Postcard from Mexico: MLS success a boon for CCL
MORELIA, Mexico — When Morelia's Miguel Sabah headed his team's winner against the LA Galaxy on Tuesday night, the joy among Morelia players and supporters was evident.
Sabah's celebration was enthusiastic, to say the least, as the forward celebrated by swinging his shirt around his head.
The lengthy celebration was not the norm for a home victory in the group stages of the CONCACAF Champions League — a competition not always held in the highest regard in Mexico — and it clearly meant a lot to Morelia players, fans and staff.
It may have been a disappointing night for the Galaxy and the MLS – especially considering the blown offside call that ruled out a perfectly good Robbie Keane goal moments before Sabah’s strike – but it did give more weight to the theory that the club rivalry between Mexican teams and MLS sides is heating up on both sides of the Rio Grande.
Traditionally, the CONCACAF Champions League has never attracted much attention in Mexico, at least until the latter stages of the competition. The lack of long-term rivalries, the up-and-down nature of the opposition and the siren song of the Copa Libertadores all combined to leave the CCL a distant priority.
One classic example was in 2008, when then-Pumas UNAM coach Ricardo "Tuca" Ferretti had a spat with CONCACAF's general secretary, Chuck Blazer, over not playing a full-strength team in the latter stages of the competition.
The truth is that in 2008, Mexican teams didn’t really need to risk putting out first teams as they have traditionally dominated their regional opponents. Out of the 12 teams that have contested the last six finals, 10 were Mexican.
So much success had stagnated the competition, but there is mounting evidence to suggest that the seeds of a changing mentality about the CCL are starting to germinate in Mexico.
"It is changing little by little and gaining more attention,” Raúl Guzmán, soccer editor for Récord, Mexico's biggest-selling sports daily, told MLSsoccer.com by phone. "Television stations now show pretty much every game Mexican teams play [in the CONCACAF Champions League]. But that has only started recently, maybe three or four years ago.”
From a Mexican point of view, the boost in interest has partly come from the increased competition coming from MLS sides. This point was pounded home in August when FC Dallas beat Pumas 1-0 – the first-ever win by a MLS team on Mexican soil – followed by the Seattle Sounders dropping CCL champs Monterrey a week later.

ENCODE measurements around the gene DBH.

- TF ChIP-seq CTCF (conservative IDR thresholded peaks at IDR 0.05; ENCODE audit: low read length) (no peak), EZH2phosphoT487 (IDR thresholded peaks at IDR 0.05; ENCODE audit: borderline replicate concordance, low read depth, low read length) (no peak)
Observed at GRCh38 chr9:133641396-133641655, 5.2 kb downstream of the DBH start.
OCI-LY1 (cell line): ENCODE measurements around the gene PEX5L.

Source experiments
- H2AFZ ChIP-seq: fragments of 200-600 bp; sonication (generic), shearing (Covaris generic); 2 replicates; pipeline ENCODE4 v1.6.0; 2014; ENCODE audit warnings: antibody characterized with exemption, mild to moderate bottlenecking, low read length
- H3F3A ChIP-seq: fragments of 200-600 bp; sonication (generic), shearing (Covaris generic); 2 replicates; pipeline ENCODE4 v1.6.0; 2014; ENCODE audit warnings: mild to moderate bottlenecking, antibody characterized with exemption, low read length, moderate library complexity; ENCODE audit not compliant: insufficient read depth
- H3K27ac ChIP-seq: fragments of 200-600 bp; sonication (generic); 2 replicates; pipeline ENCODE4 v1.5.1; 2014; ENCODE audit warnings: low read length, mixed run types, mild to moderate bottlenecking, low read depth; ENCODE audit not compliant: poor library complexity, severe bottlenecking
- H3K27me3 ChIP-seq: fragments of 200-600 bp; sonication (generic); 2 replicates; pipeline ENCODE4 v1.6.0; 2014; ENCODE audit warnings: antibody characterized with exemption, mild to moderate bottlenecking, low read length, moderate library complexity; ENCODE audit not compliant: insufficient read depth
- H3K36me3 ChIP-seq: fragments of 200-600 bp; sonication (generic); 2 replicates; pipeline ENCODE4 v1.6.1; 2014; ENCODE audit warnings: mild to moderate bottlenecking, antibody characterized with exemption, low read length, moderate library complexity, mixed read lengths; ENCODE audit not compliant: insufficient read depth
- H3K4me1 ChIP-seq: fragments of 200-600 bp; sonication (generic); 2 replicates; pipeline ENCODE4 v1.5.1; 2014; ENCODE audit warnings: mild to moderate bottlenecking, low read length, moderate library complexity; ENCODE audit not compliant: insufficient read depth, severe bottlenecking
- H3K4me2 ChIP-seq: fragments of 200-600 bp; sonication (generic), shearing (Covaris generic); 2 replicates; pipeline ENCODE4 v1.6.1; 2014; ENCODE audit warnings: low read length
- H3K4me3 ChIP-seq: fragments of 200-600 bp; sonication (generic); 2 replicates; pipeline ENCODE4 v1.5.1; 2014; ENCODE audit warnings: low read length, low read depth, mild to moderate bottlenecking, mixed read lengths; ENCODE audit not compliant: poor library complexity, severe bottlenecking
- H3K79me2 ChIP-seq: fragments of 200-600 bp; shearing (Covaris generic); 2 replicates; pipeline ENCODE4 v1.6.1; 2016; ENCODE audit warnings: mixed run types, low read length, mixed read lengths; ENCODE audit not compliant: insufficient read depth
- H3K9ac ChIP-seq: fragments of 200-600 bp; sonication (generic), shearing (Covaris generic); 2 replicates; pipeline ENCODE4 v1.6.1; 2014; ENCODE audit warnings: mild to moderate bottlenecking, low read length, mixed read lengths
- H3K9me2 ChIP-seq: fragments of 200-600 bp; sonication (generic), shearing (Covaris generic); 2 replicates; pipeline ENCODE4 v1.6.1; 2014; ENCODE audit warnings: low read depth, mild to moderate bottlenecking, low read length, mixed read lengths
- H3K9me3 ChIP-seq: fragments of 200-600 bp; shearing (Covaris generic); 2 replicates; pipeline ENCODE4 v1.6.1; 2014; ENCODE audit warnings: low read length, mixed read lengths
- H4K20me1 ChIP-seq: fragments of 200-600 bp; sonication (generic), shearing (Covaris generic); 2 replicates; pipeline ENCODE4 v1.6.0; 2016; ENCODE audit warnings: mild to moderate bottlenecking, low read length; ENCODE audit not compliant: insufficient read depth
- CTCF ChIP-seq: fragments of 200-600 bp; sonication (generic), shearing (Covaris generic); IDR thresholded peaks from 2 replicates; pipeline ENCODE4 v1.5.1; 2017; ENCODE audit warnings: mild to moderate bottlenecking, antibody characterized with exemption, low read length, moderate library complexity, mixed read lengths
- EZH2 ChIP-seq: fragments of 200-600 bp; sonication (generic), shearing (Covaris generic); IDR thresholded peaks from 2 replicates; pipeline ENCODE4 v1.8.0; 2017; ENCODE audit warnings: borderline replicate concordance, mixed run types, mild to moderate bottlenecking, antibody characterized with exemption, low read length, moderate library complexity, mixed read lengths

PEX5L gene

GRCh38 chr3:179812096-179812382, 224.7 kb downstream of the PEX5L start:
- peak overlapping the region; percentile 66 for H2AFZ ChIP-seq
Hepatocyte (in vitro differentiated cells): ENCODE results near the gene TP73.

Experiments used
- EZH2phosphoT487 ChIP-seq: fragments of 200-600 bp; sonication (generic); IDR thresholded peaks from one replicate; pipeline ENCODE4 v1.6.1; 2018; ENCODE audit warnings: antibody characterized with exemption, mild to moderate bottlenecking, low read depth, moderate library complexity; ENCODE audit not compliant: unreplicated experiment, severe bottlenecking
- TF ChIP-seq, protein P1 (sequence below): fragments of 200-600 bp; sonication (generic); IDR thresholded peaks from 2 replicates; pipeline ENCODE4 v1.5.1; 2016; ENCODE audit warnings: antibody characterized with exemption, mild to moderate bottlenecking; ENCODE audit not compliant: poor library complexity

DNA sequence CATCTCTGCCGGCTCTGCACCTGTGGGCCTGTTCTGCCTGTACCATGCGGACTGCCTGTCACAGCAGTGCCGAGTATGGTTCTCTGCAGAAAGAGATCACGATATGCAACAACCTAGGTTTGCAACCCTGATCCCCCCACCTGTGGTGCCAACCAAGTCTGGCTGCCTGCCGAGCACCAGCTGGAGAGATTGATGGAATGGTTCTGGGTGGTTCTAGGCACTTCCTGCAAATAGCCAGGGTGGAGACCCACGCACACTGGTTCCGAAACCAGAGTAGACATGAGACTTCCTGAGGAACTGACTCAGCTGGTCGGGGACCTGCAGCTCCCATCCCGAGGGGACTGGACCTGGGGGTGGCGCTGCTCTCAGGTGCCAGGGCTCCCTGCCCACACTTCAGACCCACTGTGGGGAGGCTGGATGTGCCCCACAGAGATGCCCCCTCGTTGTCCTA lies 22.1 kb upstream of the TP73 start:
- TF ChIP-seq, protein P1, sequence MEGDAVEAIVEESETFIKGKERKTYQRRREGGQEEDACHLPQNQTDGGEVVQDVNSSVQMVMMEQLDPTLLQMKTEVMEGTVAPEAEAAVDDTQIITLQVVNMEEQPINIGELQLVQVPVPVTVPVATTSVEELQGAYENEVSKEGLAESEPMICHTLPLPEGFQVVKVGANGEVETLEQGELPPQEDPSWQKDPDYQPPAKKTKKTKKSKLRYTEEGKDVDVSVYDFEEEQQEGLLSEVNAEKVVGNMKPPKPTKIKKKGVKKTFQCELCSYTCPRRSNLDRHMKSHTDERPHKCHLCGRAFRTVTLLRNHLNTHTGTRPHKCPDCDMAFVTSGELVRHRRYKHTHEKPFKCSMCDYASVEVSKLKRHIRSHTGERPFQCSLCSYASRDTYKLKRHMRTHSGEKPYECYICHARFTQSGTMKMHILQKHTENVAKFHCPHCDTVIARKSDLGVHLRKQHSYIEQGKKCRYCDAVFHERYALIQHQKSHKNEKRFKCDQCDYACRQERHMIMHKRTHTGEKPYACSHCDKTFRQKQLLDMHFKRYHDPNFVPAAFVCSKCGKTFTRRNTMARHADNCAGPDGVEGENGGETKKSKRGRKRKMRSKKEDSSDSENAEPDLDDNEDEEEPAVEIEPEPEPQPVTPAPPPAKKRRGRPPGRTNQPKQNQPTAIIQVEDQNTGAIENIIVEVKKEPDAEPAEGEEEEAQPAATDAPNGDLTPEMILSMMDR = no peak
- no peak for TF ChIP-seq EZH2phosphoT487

"I think the growth of soccer in the United States has increased the level of competition in CONCACAF,” said Guzmán. "They have shocked a couple of Mexican teams and taken away the points. With that happening, I think Mexican teams are going to start giving it more importance.”
The recent wins, as well as performances like that of the Galaxy in Morelia and Real Salt Lake's valiant effort in the 2010-11 finals, have reopened a debate in Mexico that crops up from time to time. There’s a level of paranoia about the rising tide of MLS eventually eclipsing Mexican sides in much the same way the US national team dominated El Tri throughout most of the last decade.
"We were speaking today on a television show and saying that the Galaxy is now a team that can compete with anyone on the continent,” Morelia-based sports journalist and broadcaster Óscar Tapia told MLSsoccer.com on Tuesday.
Guzmán echoed those sentiments.
"Where I work in the newspaper as well as the radio shows, the debate goes: 'Watch out, they are doing things really well in the United States, and any time soon we'll turn around and the teams from up there will be better than us,'" Guzmán said.
In terms of the CONCACAF Champions League in general, though, Tapia sees some fundamental issues that are difficult to get around.
"In the group stage, there are a lot of teams that shouldn't be there because they don't have a professional league," he said. "There is a lot of risk in a soccer game. If you are playing against Isla Guadalupe, you are going to win even with your third team.”
For Tapia, the important thing at the early stages is getting through the group, not necessarily wining all the games, or even impressing.
An example from this week is Pumas, who started with a very strong team for the first time in the competition against Toronto on Wednesday, knowing that a defeat would make qualification difficult for them.
"In the tournament, you have to use your squad,” said Tapia. "For Monarcas Morelia and the Galaxy, the important thing is to pass through the group stage. You don't necessarily have to win all the games. Then the challenges come and you have to put out your strongest team.”
Increasingly, the challenge for Mexican teams is coming from the north, which is a real boon for the competition itself.
Tom Marshall can be reached at firstname.lastname@example.org